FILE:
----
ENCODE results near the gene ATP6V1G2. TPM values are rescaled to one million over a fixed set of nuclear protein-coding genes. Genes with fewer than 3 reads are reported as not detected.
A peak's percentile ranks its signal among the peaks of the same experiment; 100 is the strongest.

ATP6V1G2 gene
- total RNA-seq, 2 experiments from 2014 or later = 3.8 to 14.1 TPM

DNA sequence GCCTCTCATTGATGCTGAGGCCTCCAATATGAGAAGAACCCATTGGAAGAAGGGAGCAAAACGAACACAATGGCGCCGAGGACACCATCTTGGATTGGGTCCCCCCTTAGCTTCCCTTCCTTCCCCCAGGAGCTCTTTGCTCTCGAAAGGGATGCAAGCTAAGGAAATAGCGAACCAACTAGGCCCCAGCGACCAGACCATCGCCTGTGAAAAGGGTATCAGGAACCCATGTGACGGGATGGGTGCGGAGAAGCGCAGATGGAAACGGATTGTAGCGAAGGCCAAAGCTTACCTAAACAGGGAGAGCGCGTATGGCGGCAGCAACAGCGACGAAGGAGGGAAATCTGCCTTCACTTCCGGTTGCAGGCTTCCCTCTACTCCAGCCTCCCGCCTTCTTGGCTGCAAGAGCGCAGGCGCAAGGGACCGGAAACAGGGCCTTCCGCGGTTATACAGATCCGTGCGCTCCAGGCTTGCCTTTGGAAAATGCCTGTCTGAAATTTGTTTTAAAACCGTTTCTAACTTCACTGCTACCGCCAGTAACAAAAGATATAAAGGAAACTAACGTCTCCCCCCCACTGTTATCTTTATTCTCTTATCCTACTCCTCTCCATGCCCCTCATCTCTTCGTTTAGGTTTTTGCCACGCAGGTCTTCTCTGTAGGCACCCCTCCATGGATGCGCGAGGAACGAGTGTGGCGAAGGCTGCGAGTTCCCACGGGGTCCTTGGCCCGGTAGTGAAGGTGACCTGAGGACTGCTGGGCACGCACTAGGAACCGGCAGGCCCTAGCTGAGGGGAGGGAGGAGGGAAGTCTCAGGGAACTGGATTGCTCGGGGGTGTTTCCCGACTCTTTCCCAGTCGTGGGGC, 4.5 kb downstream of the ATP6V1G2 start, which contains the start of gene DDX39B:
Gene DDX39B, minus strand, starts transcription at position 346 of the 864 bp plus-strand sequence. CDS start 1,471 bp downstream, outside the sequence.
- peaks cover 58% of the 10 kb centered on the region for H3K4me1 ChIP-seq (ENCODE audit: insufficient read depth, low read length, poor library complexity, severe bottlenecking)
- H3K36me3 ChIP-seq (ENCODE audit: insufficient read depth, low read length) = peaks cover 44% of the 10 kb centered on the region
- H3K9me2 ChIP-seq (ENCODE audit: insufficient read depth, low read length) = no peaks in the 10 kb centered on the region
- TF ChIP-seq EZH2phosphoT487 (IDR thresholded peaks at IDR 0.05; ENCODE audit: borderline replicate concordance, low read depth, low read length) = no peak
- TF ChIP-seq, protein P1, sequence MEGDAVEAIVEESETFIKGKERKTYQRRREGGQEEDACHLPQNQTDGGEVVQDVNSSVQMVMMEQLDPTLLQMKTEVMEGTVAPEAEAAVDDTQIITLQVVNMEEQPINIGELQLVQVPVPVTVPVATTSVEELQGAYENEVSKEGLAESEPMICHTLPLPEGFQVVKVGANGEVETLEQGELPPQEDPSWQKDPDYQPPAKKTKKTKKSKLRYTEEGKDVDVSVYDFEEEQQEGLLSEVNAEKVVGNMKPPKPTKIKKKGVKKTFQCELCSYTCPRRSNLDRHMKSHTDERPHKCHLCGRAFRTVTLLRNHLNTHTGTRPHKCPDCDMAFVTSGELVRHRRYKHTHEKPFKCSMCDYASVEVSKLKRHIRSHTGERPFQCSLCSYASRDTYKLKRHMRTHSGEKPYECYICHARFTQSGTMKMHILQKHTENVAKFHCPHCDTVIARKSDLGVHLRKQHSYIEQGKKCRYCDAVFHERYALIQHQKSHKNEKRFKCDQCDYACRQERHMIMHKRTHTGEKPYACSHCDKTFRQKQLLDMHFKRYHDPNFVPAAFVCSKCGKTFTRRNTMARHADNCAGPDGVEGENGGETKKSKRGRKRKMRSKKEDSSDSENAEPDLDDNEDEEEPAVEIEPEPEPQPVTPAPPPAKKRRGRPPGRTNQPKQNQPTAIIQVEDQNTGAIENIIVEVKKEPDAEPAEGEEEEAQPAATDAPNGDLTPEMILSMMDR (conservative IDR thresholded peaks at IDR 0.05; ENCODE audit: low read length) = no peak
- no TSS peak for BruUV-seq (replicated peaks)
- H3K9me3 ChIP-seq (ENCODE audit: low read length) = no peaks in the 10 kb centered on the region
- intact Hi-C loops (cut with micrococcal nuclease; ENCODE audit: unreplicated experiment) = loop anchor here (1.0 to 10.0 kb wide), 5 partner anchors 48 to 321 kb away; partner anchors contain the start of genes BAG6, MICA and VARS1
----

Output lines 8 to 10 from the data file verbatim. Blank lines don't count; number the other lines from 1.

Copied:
- H3K36me3 ChIP-seq (ENCODE audit: insufficient read depth, low read length) = peaks cover 44% of the 10 kb centered on the region
- H3K9me2 ChIP-seq (ENCODE audit: insufficient read depth, low read length) = no peaks in the 10 kb centered on the region
- TF ChIP-seq EZH2phosphoT487 (IDR thresholded peaks at IDR 0.05; ENCODE audit: borderline replicate concordance, low read depth, low read length) = no peak